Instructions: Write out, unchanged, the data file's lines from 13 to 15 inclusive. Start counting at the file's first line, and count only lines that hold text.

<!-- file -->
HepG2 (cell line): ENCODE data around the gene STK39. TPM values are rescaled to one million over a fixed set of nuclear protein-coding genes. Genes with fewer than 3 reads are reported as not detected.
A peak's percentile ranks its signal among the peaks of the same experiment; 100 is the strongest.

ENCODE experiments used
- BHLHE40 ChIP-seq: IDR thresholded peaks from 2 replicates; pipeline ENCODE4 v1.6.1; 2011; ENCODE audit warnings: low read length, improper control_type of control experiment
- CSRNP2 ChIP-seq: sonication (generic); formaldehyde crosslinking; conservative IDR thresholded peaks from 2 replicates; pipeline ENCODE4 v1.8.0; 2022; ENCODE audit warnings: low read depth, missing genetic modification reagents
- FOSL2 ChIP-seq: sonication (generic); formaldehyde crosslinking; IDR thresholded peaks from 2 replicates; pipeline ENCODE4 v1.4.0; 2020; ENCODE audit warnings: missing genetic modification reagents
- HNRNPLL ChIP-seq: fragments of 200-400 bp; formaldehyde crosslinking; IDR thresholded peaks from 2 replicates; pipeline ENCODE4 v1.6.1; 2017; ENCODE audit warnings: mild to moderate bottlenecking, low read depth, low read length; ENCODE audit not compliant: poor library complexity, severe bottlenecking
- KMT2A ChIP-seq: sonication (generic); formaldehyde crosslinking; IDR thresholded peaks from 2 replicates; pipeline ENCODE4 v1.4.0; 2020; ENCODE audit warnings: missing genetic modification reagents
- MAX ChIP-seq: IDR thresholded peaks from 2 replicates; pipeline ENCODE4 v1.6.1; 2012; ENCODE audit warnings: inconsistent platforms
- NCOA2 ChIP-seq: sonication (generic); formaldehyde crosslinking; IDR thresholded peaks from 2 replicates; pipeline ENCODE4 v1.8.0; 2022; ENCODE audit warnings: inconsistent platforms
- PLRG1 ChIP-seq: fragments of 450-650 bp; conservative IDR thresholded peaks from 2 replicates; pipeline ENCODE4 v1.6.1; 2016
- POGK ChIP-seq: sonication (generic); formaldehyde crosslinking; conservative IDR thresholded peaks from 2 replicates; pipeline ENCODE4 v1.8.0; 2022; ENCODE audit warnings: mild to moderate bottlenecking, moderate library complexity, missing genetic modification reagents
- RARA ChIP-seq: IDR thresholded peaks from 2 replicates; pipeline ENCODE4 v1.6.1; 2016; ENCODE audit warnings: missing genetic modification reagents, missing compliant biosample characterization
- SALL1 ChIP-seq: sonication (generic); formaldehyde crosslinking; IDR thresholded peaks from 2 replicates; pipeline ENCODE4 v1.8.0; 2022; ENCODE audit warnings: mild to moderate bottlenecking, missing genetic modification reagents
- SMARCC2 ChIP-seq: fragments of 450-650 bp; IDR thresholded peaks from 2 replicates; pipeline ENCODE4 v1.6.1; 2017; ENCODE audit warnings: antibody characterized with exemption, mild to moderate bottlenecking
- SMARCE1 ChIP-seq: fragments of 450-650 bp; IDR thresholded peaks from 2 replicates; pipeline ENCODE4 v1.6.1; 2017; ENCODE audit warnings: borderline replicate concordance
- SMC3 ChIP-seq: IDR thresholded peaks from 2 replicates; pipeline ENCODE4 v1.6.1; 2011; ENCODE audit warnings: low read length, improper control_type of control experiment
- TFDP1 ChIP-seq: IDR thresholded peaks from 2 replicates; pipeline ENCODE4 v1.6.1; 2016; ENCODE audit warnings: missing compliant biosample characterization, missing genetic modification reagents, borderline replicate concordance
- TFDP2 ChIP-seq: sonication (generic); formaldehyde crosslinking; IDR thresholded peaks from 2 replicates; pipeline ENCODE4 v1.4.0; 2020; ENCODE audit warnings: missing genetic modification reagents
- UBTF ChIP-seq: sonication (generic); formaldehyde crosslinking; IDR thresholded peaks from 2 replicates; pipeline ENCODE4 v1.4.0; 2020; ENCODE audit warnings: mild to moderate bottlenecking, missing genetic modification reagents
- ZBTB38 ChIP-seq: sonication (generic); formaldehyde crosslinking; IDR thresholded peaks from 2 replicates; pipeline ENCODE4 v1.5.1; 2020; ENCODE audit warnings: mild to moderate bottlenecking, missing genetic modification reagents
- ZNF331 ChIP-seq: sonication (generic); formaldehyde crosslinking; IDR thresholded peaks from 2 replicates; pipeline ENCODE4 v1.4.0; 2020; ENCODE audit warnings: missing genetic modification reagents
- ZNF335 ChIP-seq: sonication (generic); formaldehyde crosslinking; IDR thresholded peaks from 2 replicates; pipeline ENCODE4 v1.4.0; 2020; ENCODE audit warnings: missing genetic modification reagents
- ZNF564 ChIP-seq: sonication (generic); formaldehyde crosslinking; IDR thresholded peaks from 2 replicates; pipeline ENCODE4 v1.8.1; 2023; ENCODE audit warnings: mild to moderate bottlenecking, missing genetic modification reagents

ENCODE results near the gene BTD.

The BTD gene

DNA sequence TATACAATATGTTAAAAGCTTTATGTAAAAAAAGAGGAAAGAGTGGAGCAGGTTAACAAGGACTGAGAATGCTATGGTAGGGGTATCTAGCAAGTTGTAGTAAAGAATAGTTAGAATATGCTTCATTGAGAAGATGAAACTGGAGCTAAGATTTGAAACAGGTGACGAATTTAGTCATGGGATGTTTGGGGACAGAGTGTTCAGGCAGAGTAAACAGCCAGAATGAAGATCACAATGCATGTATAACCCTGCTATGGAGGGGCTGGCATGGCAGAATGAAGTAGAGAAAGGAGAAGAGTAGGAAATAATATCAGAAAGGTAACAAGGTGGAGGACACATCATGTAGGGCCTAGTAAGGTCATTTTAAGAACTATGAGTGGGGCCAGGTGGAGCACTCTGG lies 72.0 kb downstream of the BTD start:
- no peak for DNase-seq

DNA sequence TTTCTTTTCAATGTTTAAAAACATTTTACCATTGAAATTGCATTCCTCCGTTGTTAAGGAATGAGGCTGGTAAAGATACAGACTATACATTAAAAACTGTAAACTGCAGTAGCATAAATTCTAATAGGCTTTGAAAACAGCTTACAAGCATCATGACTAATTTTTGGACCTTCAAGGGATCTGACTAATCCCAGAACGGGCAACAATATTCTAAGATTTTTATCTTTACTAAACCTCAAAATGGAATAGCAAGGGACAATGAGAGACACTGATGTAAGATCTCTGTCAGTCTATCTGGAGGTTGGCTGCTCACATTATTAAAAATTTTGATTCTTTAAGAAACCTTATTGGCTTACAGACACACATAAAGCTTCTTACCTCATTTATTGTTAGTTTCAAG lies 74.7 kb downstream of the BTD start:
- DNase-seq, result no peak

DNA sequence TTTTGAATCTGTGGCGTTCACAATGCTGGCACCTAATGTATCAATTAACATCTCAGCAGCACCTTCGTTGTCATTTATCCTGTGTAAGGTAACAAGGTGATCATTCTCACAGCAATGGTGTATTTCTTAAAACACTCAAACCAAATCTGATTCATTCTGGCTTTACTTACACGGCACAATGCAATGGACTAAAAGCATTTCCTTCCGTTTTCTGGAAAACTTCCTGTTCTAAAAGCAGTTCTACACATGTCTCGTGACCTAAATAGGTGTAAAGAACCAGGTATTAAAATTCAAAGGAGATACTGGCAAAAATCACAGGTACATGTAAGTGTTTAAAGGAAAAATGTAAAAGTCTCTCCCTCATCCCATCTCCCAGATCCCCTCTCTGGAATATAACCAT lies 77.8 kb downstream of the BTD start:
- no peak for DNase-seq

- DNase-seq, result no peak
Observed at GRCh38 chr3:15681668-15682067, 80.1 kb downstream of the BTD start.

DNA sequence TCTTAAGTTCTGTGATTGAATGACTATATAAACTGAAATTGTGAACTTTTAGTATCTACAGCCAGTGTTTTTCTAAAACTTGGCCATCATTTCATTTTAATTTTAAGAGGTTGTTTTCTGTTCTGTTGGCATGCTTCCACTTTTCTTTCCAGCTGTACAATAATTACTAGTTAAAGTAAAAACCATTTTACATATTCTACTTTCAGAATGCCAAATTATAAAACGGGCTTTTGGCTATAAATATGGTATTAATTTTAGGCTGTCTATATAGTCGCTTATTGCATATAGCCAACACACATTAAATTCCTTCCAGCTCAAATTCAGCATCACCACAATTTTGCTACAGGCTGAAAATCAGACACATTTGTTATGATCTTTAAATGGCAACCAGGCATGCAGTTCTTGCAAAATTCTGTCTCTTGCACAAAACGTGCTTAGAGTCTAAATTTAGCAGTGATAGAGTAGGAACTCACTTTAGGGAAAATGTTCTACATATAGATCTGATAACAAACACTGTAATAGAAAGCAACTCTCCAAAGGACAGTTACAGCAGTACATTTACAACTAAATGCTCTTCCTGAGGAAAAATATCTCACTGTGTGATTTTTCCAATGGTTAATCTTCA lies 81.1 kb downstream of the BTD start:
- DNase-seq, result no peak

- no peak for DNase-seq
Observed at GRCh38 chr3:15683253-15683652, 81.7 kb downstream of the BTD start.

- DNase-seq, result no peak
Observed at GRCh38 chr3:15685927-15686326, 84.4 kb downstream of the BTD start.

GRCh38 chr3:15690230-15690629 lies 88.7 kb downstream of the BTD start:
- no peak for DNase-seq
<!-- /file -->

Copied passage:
- RARA ChIP-seq: IDR thresholded peaks from 2 replicates; pipeline ENCODE4 v1.6.1; 2016; ENCODE audit warnings: missing genetic modification reagents, missing compliant biosample characterization
- SALL1 ChIP-seq: sonication (generic); formaldehyde crosslinking; IDR thresholded peaks from 2 replicates; pipeline ENCODE4 v1.8.0; 2022; ENCODE audit warnings: mild to moderate bottlenecking, missing genetic modification reagents
- SMARCC2 ChIP-seq: fragments of 450-650 bp; IDR thresholded peaks from 2 replicates; pipeline ENCODE4 v1.6.1; 2017; ENCODE audit warnings: antibody characterized with exemption, mild to moderate bottlenecking